Unrealistic goals as it will only lead to frustration, and inability to follow through. This is a sure way to fail in meeting your goals.
An example of an unrealistic goal is: “I do not want to experience stress at my job.”
A more realistic, attainable goal is: “I want to learn techniques that will help me deal with stress when it arises on the job.”
To help you determine if a goal is attainable, ask yourself questions such as whether you have the resources, time, and the ability to learn the necessary skills to meet that goal.
“R” is for Relevant
The goal should be relevant to you so that you feel motivated to carry it through.
It needs to be a goal that you can get passionate about.
If you set a plan to please someone else, then it is no longer personal and relevant to you. For example, if it is your spouse’s goal that you develop a goal to cut down on your stress so that you quit talking about work in your sleep, this goal is not likely to be very relevant to you.
If you wake up feeling rested despite keeping your spouse up with your sleep talking, then you are not expected to feel very motivated to make a change.
On the other hand, if you are experiencing fatigue due to the inability to sleep due to stress, you will be more motivated to make the necessary changes to fix the problem.
“T” is for Time-Related
One of the biggest mistakes that people make is not to set a timeline.
Without a timeline, you cannot establish if you’re meeting the goals you set.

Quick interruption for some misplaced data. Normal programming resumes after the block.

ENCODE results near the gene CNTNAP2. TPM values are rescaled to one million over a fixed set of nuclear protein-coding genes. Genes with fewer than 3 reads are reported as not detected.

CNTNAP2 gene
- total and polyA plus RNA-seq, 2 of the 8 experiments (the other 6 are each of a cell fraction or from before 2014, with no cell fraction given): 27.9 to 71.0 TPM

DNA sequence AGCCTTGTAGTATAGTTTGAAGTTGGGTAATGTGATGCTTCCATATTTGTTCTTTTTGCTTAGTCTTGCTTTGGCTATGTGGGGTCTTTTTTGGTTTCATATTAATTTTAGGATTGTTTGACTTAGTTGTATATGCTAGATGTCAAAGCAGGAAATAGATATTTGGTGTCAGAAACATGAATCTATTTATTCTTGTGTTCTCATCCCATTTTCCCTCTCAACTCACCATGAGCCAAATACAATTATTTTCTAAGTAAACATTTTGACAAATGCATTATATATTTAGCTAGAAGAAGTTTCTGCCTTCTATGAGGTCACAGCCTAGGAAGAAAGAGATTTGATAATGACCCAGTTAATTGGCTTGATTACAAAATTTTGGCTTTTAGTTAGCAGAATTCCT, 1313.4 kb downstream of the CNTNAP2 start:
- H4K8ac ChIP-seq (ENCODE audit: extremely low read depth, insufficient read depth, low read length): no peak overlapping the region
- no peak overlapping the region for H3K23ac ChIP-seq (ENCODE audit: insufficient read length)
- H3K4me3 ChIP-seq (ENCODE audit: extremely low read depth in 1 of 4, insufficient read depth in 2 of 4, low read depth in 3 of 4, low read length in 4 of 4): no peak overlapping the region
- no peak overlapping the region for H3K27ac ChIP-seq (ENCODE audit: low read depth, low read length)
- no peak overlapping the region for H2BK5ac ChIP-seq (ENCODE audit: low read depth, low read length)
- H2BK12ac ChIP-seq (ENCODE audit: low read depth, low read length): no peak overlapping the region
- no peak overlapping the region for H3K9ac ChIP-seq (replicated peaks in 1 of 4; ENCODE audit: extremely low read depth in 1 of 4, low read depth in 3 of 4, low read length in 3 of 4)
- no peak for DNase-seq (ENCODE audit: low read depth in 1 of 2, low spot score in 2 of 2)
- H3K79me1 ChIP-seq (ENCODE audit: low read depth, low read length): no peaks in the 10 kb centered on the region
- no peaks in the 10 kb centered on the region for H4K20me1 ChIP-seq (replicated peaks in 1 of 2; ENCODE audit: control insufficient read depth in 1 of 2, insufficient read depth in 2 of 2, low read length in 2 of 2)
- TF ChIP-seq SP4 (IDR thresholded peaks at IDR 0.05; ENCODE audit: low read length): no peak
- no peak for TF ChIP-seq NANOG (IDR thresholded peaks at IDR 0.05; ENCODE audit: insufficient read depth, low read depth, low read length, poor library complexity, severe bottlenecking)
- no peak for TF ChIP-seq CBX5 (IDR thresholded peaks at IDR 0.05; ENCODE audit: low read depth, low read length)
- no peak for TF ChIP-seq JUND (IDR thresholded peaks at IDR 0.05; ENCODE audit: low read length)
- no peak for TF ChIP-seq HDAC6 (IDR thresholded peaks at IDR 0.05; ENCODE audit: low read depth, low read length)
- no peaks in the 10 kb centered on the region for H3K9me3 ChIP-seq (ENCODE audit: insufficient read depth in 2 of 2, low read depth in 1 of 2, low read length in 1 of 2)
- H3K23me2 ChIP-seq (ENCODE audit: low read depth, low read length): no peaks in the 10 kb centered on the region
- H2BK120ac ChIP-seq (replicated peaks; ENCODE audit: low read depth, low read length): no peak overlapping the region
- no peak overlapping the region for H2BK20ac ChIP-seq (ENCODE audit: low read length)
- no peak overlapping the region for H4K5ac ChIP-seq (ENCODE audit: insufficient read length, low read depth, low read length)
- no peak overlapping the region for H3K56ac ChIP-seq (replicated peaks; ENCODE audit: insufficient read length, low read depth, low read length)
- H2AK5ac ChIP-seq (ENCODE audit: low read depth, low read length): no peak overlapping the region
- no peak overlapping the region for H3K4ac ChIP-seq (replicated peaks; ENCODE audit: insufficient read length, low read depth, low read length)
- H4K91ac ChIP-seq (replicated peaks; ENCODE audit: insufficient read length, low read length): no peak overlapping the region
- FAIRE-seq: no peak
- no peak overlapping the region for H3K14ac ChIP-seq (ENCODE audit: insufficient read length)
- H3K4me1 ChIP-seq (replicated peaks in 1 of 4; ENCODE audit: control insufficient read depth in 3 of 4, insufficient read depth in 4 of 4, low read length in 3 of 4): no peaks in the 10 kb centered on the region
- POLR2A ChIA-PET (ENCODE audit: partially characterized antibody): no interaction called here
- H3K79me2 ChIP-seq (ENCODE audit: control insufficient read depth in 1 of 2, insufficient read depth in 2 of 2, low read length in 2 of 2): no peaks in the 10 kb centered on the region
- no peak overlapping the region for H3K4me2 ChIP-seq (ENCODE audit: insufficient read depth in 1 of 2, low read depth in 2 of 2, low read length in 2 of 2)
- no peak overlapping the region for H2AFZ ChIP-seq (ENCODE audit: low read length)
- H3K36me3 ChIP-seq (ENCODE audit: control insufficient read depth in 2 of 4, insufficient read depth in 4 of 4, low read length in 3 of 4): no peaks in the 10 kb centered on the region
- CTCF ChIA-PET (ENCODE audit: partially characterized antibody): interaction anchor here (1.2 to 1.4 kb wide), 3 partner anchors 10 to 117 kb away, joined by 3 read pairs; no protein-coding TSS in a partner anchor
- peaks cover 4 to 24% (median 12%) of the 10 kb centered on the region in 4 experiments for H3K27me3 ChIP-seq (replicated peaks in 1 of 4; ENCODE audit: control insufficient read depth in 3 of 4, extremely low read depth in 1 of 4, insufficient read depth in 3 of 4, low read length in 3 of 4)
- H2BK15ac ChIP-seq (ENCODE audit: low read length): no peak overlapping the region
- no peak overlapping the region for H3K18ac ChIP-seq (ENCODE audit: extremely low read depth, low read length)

When setting timelines, you need to set dates to reassess your progress and check that you are on the right track to meeting your goals.
You may then find that you need to readjust your goals or the time frame in which to meet them.
Use the following template to help you plan and manage your goals in the worksheet.
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There is no doubt that the current cases in anxiety (Panic attacks) have increased beyond belief due to the pandemic. Personal opinion based on current workload. Statistics and confidentiality rules apply for precise numbers at this time.
Pandemics can be stressful
The coronavirus disease 2019 (COVID-19) pandemic may be stressful for people. Fear and anxiety about a new disease and what could happen can be overwhelming and cause strong emotions in adults and children.
Public health actions, such as social distancing, can make people feel isolated and lonely and can increase stress and anxiety. However, these actions are necessary to reduce the spread of COVID-19.
Coping with stress in a healthy way will make you, the people you care about, and your community stronger.
Stress during an infectious disease outbreak can sometimes cause the following:
- Fear and worry about your own health and the health of your loved ones, your financial situation or job, or loss of support services you rely on.
- Changes in sleep or eating patterns.
- Difficulty sleeping or concentrating.
- Worsening of chronic health problems.
- Worsening of mental health conditions.